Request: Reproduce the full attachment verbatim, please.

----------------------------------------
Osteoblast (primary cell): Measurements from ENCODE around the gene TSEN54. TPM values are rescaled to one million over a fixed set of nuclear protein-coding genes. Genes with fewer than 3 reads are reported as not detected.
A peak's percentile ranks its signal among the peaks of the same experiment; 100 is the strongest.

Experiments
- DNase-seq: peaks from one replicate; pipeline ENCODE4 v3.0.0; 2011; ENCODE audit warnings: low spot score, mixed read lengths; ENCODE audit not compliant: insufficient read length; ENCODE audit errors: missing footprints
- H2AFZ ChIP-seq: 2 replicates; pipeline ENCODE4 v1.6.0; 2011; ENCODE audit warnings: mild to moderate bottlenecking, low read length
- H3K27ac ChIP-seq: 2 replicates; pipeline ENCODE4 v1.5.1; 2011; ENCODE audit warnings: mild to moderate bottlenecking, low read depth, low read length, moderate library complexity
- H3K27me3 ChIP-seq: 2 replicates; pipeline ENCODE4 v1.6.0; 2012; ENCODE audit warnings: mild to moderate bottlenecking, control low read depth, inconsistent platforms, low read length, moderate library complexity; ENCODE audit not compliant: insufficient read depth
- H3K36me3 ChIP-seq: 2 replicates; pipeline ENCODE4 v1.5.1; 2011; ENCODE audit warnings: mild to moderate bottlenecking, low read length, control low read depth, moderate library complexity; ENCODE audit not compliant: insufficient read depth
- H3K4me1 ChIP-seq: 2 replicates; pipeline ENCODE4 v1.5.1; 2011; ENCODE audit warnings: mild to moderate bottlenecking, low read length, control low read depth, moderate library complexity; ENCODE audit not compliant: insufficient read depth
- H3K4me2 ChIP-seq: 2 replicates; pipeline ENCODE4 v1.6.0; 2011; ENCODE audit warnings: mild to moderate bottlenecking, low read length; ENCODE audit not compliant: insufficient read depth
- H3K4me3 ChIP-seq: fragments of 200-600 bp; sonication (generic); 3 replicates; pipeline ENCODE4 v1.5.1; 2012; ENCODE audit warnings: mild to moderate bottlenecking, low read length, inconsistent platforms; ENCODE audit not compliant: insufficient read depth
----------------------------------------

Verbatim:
Osteoblast (primary cell): Measurements from ENCODE around the gene TSEN54. TPM values are rescaled to one million over a fixed set of nuclear protein-coding genes. Genes with fewer than 3 reads are reported as not detected.
A peak's percentile ranks its signal among the peaks of the same experiment; 100 is the strongest.

Experiments
- DNase-seq: peaks from one replicate; pipeline ENCODE4 v3.0.0; 2011; ENCODE audit warnings: low spot score, mixed read lengths; ENCODE audit not compliant: insufficient read length; ENCODE audit errors: missing footprints
- H2AFZ ChIP-seq: 2 replicates; pipeline ENCODE4 v1.6.0; 2011; ENCODE audit warnings: mild to moderate bottlenecking, low read length
- H3K27ac ChIP-seq: 2 replicates; pipeline ENCODE4 v1.5.1; 2011; ENCODE audit warnings: mild to moderate bottlenecking, low read depth, low read length, moderate library complexity
- H3K27me3 ChIP-seq: 2 replicates; pipeline ENCODE4 v1.6.0; 2012; ENCODE audit warnings: mild to moderate bottlenecking, control low read depth, inconsistent platforms, low read length, moderate library complexity; ENCODE audit not compliant: insufficient read depth
- H3K36me3 ChIP-seq: 2 replicates; pipeline ENCODE4 v1.5.1; 2011; ENCODE audit warnings: mild to moderate bottlenecking, low read length, control low read depth, moderate library complexity; ENCODE audit not compliant: insufficient read depth
- H3K4me1 ChIP-seq: 2 replicates; pipeline ENCODE4 v1.5.1; 2011; ENCODE audit warnings: mild to moderate bottlenecking, low read length, control low read depth, moderate library complexity; ENCODE audit not compliant: insufficient read depth
- H3K4me2 ChIP-seq: 2 replicates; pipeline ENCODE4 v1.6.0; 2011; ENCODE audit warnings: mild to moderate bottlenecking, low read length; ENCODE audit not compliant: insufficient read depth
- H3K4me3 ChIP-seq: fragments of 200-600 bp; sonication (generic); 3 replicates; pipeline ENCODE4 v1.5.1; 2012; ENCODE audit warnings: mild to moderate bottlenecking, low read length, inconsistent platforms; ENCODE audit not compliant: insufficient read depth